A paper published in Proceedings of the Royal Society B: Biological Sciences, co-authored by Dr Anna Scott, from Southern Cross University, has shown that while juvenile anemonefish could identify—through smell alone—if their potential home was bleached or healthy, they were inflexible in selecting other species as habitat.
The study, co-authored by Danielle Dixson, from the University of Delaware in the United States, tested five species of anemonefish and three host sea anemones to determine if these fishes were able to smell bleaching status of their host anemones. The fish were individually placed in an experimental chamber containing two streams of water flowing at identical rates but containing different chemical cues.
Dr Scott, who is based at the University’s National Marine Science Centre, said the results showed that all anemonefish were able to distinguish between bleached and unbleached anemones.
“Given the option of an unbleached or bleached host anemone, all anemonefish chose the healthy option. But given the choice between a bleached host anemone of their preferred host and another anemone species that was healthy, the anemonefish always chose the bleached host as their home,” Dr Scott said.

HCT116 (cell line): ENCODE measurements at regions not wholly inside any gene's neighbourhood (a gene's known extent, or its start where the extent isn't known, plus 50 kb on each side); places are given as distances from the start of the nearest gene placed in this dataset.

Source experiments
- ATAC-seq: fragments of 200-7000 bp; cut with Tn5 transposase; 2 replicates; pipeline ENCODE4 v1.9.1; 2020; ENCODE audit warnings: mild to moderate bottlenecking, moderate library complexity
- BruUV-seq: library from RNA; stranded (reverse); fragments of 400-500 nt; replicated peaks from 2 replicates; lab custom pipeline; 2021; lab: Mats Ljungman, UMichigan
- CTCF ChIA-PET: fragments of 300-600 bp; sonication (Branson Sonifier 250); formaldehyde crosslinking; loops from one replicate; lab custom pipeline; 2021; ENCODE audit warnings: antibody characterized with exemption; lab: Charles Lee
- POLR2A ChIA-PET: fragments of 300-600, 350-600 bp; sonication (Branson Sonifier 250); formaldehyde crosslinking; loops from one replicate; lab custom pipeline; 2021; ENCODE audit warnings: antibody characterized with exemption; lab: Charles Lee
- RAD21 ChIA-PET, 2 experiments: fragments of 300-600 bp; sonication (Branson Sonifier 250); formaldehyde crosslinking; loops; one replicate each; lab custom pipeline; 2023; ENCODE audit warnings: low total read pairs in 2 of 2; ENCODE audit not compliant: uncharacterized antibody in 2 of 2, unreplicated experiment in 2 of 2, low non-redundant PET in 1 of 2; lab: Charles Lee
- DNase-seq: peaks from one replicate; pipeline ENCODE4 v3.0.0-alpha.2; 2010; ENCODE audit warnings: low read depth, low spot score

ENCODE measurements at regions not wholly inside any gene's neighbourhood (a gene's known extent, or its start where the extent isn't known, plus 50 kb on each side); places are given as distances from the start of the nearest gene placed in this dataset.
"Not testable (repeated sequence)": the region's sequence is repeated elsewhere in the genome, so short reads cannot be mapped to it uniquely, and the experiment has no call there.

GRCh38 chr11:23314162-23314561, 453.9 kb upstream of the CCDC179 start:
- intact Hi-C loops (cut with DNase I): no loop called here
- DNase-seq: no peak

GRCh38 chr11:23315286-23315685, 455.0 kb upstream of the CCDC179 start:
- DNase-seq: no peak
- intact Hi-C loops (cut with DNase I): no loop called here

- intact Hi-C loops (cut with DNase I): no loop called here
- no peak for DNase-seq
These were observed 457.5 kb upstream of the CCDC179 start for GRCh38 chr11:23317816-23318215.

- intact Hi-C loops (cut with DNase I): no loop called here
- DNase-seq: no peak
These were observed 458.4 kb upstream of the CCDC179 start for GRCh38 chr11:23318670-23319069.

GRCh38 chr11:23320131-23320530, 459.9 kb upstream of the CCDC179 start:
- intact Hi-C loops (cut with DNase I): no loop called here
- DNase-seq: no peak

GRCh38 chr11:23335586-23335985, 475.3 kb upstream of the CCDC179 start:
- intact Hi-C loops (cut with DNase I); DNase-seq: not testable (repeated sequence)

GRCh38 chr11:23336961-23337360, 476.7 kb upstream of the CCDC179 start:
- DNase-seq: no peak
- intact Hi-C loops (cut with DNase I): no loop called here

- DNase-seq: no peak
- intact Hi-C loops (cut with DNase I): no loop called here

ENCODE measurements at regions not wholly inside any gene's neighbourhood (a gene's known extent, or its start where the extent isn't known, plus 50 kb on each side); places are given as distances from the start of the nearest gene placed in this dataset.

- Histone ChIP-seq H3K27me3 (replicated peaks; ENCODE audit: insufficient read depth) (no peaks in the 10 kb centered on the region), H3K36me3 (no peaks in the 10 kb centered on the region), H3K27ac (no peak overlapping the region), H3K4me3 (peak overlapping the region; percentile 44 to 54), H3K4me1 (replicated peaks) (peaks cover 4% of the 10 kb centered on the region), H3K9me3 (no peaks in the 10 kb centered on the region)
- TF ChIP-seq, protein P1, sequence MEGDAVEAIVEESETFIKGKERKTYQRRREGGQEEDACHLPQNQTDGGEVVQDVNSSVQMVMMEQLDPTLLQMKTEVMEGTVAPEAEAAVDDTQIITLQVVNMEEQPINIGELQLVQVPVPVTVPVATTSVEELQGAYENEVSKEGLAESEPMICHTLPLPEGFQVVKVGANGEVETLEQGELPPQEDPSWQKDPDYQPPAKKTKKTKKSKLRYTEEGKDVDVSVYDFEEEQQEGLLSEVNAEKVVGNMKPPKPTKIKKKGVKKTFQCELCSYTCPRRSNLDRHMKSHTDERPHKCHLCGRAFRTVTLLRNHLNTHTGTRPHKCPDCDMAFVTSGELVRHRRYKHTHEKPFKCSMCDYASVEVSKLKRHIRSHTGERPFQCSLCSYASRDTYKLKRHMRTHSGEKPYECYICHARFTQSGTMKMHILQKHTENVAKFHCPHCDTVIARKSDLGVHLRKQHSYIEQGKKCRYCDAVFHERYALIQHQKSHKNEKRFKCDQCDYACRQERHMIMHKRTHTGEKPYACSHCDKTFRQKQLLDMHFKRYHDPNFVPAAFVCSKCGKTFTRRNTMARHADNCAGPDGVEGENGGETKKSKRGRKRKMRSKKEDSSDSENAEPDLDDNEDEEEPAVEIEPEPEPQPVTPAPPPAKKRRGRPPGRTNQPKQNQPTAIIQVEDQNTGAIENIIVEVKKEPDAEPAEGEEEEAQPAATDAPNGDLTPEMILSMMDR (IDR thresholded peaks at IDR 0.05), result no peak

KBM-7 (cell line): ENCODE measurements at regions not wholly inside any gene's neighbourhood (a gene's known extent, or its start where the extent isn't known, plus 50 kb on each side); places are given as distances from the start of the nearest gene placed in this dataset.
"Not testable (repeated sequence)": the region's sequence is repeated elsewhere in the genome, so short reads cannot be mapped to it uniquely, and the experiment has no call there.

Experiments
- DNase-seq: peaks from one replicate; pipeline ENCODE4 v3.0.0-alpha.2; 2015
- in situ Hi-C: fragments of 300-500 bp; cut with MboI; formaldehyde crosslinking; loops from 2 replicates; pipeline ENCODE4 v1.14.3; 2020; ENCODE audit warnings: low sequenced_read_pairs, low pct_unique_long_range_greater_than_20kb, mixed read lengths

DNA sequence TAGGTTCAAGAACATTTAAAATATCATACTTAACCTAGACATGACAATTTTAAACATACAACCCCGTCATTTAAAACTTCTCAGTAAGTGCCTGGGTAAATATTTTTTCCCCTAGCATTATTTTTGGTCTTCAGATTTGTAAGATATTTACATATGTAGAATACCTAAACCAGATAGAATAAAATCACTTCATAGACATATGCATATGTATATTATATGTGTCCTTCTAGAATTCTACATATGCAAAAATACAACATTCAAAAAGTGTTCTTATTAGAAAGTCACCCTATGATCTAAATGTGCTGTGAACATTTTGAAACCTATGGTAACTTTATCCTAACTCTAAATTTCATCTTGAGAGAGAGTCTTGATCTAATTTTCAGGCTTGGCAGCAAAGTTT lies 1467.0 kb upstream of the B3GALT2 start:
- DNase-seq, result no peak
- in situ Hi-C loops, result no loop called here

“Unfortunately, our research has shown that there is no flexibility in symbiotic relationship between the anemone and anemonefish. Anemonefish are behaviorally linked to one or a few species of anemone species and this means that bleaching events are likely to impact their populations.
“Juvenile anemonefish that select bleached homes are setting themselves up for bigger risk because we know that fish that go to bleached anemones have an increased risk of predation, and if the anemone home dies from bleaching, so will the fish.”
Found exclusively in the Indo-Pacific, anemonefish are symbiotic animals that only live in sea anemones, a close relative of corals that don’t have a hard skeleton. The anemone provides a home and protection, while the anemonefish provides food for the anemone.
“Understanding the negative impacts of declining habitat quality on these species is crucial given that bleaching events are becoming increasingly common. Not only are these species iconic, but they are also ecologically important and there are real risks to species survival if bleaching events continue to increase in frequency and severity,” Dr Scott said.
Photo: A bleached host sea anemone with resident fish (photo credit: J Stella).
Media contact: Brigid Veale head of Communications and Publications Southern Cross University, 66593006 or 0439 680 748.